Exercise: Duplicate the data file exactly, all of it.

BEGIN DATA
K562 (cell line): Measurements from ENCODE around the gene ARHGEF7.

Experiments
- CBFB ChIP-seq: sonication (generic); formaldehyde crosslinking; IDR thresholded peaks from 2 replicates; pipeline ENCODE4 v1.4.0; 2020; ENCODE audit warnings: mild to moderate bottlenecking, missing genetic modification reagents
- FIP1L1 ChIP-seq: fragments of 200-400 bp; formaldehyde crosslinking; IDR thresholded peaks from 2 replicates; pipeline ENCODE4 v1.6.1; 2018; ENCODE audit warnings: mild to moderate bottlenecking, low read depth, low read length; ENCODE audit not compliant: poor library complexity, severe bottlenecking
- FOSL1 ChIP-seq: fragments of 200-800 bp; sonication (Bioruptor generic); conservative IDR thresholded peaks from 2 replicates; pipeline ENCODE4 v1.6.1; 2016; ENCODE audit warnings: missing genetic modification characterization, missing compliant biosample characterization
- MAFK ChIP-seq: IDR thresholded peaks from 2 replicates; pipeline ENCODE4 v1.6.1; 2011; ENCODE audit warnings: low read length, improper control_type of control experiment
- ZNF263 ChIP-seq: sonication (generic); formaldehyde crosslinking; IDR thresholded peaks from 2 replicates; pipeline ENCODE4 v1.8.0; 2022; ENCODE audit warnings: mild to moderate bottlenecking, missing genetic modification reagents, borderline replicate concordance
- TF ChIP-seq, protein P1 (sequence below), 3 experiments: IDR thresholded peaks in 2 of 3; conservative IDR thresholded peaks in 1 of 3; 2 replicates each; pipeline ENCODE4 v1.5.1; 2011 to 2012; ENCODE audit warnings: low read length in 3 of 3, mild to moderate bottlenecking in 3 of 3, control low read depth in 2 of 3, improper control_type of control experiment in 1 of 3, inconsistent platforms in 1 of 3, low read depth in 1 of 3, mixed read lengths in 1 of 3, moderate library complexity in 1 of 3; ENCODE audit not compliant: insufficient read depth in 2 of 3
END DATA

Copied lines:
K562 (cell line): Measurements from ENCODE around the gene ARHGEF7.

Experiments
- CBFB ChIP-seq: sonication (generic); formaldehyde crosslinking; IDR thresholded peaks from 2 replicates; pipeline ENCODE4 v1.4.0; 2020; ENCODE audit warnings: mild to moderate bottlenecking, missing genetic modification reagents
- FIP1L1 ChIP-seq: fragments of 200-400 bp; formaldehyde crosslinking; IDR thresholded peaks from 2 replicates; pipeline ENCODE4 v1.6.1; 2018; ENCODE audit warnings: mild to moderate bottlenecking, low read depth, low read length; ENCODE audit not compliant: poor library complexity, severe bottlenecking
- FOSL1 ChIP-seq: fragments of 200-800 bp; sonication (Bioruptor generic); conservative IDR thresholded peaks from 2 replicates; pipeline ENCODE4 v1.6.1; 2016; ENCODE audit warnings: missing genetic modification characterization, missing compliant biosample characterization
- MAFK ChIP-seq: IDR thresholded peaks from 2 replicates; pipeline ENCODE4 v1.6.1; 2011; ENCODE audit warnings: low read length, improper control_type of control experiment
- ZNF263 ChIP-seq: sonication (generic); formaldehyde crosslinking; IDR thresholded peaks from 2 replicates; pipeline ENCODE4 v1.8.0; 2022; ENCODE audit warnings: mild to moderate bottlenecking, missing genetic modification reagents, borderline replicate concordance
- TF ChIP-seq, protein P1 (sequence below), 3 experiments: IDR thresholded peaks in 2 of 3; conservative IDR thresholded peaks in 1 of 3; 2 replicates each; pipeline ENCODE4 v1.5.1; 2011 to 2012; ENCODE audit warnings: low read length in 3 of 3, mild to moderate bottlenecking in 3 of 3, control low read depth in 2 of 3, improper control_type of control experiment in 1 of 3, inconsistent platforms in 1 of 3, low read depth in 1 of 3, mixed read lengths in 1 of 3, moderate library complexity in 1 of 3; ENCODE audit not compliant: insufficient read depth in 2 of 3